Do you do a immediate turn after takeoff ?

Hello all.
Do you do a immediate turn after takeoff like this ? :-) Please anwser and stay at the subject of the topic

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For me, I would like to maintain runway heading usually for a short distance until drifting off to the side.

One main reason why I do this is because I got ghosted before for intersection departures… But that is just me, it is fine to turn immediately after takeoff.

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No usually I turn at the middle of the ILS…triangle (I don’t know what it’s called)

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This is basically asking “Do you like to ignore the existence of all other traffic and instead be the bull in a china shop as you barrel through the airspace?”

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Most pilots IRL will fly the heading very shortly, and put gear up and then turn, that’s what i’ve seen a lot, i could be wrong,

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An intersection departure is taking off from a taxiway mid runway.

Do you mean “not following ATIS?” Where straight out only is on to prevent just this type of turn because it creates instant separation issues almost every time.

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Yes, the reason for ghost is not following ATIS. My bad that time and now I don’t do that and pay attention to ATIS every time.

Ghosting and violations will get you better as long as you learn every time.

So in result (to stay on topic). I now extend my departures.

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It depends, if there is no traffic and I’m following a published SID then thats dope, if there is ATC I tend to stay away from it unless I’m 1000ft above other parallel traffic which is the minimum sep required, at least in the IFATC manual I think. IRl ATC will tell you to turn a certain way but sadly we do not have that implemented in IF.

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I was also reported (not following atis) at KJFK for turning immediately after takeoff.

Seems like a lot of people faced this situation before~

Just to be safe I usually now depart straight out~

If they tell you straight out departures only then listen. I start my turn in an airliner about 1500 agl, which most real world airliners do as well.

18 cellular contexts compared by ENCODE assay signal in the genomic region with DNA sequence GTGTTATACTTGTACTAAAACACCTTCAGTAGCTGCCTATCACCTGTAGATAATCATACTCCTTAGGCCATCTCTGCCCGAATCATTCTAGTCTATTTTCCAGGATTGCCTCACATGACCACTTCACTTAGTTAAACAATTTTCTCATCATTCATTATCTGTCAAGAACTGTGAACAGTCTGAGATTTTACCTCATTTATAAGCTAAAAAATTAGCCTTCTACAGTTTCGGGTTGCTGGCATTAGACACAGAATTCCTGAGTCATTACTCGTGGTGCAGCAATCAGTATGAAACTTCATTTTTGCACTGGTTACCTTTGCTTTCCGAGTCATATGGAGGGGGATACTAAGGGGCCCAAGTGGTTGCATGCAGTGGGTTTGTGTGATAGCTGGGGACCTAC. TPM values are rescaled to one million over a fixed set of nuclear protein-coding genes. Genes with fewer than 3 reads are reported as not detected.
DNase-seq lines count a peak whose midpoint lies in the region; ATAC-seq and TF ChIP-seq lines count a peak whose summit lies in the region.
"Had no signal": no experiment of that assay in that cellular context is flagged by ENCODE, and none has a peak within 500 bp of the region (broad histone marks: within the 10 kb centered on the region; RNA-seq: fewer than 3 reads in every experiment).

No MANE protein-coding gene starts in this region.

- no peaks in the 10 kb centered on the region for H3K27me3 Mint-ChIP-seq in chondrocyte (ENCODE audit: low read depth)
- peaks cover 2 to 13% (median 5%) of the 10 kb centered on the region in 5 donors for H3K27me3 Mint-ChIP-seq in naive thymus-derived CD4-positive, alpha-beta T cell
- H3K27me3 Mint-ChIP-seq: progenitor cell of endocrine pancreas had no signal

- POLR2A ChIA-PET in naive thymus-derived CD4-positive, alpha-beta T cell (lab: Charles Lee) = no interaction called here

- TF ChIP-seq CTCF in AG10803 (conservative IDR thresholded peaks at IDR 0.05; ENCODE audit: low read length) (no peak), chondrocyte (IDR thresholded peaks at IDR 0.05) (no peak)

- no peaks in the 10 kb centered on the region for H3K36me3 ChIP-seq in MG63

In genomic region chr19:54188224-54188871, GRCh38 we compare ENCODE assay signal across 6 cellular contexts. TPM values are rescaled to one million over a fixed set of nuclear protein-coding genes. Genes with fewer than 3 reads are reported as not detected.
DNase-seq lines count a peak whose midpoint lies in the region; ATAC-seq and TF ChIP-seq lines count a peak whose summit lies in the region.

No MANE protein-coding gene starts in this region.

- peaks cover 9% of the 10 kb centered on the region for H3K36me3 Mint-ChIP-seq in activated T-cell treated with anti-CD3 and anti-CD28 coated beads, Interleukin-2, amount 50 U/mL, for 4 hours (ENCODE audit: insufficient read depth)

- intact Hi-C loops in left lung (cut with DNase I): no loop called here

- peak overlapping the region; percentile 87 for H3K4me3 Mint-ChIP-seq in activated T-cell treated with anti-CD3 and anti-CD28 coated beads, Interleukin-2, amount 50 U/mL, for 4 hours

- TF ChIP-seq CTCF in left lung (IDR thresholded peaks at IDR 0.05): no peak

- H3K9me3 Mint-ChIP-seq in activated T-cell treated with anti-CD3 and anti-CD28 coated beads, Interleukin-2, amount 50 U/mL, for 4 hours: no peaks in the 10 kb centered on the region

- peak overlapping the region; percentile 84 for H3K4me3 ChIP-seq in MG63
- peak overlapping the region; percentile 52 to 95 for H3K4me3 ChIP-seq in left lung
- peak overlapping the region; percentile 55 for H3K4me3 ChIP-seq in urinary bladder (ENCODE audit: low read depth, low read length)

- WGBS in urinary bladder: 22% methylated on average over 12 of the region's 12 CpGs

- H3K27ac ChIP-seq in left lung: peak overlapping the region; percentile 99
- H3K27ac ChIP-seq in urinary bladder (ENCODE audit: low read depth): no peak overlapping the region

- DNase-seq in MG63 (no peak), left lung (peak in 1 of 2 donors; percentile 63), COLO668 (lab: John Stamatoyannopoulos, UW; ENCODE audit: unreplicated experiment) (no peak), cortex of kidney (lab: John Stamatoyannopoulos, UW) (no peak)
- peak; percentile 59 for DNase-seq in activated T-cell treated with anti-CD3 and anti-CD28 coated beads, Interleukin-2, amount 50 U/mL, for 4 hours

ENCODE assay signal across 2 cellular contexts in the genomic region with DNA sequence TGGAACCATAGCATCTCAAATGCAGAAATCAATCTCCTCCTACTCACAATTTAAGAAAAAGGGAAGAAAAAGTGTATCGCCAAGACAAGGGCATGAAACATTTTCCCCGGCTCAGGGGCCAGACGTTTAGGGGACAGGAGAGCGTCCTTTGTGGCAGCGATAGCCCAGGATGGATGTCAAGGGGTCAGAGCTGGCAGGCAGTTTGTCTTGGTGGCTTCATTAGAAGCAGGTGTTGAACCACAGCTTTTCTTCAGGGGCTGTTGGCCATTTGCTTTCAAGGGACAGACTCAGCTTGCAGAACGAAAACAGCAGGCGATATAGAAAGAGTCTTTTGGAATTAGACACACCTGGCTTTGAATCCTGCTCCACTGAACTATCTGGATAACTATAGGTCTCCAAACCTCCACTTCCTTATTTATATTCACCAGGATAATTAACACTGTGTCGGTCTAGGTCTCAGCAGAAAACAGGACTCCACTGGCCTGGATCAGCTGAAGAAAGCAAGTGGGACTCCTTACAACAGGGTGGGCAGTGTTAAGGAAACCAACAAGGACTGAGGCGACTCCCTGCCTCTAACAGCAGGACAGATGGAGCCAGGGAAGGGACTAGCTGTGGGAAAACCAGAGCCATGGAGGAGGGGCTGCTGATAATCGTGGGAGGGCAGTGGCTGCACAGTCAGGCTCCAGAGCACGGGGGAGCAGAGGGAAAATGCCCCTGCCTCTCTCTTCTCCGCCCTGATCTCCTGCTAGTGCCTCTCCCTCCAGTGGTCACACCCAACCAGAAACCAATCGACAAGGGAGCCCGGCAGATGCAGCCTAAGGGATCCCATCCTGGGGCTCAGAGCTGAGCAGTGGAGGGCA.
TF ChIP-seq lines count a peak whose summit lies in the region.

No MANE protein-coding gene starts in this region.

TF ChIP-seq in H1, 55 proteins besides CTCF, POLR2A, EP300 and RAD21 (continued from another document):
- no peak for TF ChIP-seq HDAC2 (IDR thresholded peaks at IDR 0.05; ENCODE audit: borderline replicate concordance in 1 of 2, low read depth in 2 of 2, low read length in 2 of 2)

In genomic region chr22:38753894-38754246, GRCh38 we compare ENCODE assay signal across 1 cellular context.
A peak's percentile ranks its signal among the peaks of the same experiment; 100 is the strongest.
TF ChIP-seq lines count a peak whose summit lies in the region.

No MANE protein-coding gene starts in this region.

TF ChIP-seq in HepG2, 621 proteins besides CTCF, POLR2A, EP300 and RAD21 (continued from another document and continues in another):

If the IFR Chart calls for it, then yes. One of my favorite departures is off 22R/L at KBOS-those departures IRL are turning tight and low over my house-the turn usually starts at ~400’ or so.

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I usually do that.

This definitely can happen in real life and isn’t too rare. I was just looking at FR24 and saw this:20190624_153512
Of course it really depends on the aircraft size, this turn would not have been performed in a 777, for example. Also notice that the turn wasn’t a full 90° turn. Most immediate turns are not 90°, usually only 45°.

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It depends. I mostly fly out of MHT, so I have to do the Manchester Nine Departure, which is this chart here


https://flightaware.com/resources/airport/MHT/DP/MANCHESTER+NINE/pdf

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I always ha d fly my commercial pla es up to 5000 entirely, not even speed autopilot, so usually in order to mai train my flight path if its within a 4t degree heading of the runway I’m using I’ll make the turn and if it’s more then I will fly out to halfway up the approach for the opposite runway then make my turn out unless cleared for straight out.

Like this in LHR

Right, and for everyone who is going to pull out other charts, the difference is that all of that departing traffic is accounted for by everything else going on around them.

Every arrival is on a STAR. There isn’t a 45 plane line for takeoff because everyone just happened to spawn at the same time or there’s an event. There aren’t people taking off from next door and flying their downwind right in the path of that departure.

We can all find SIDs where there’s a fairly immediate turn. But if you want real-world in IF, it has to be the whole picture. You can’t insert one small piece of real world into an airspace where 95 percent of it is just nothing like it. Those SIDs work because of how they interact with all of the other pieces of how traffic is managed in the airspace. There’s never a plane just hanging out just to the east of the upwind there, as there often is in IF. We don’t have C/D assigning STARs to arrivals. We don’t have every departure following them. We can’t space out our departures by having pilots patiently wait for pushback until their scheduled time.

There’s more than just a SID chart. It’s fits into an entire framework. That framework needs all the pieces, not just a single piece of the scaffolding.

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In Nice airport.
Screenshot_20190624-215157

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Because terrain. That one we wouldn’t have straight out on.

(Although, I should note that all the real world enthusiasts suddenly lost their enthusiasm when they asked for Radar Vectors on departure and I took them on that exact route. The second I turned them south they decided “meh, I wanna go north, forget your vectors.”)

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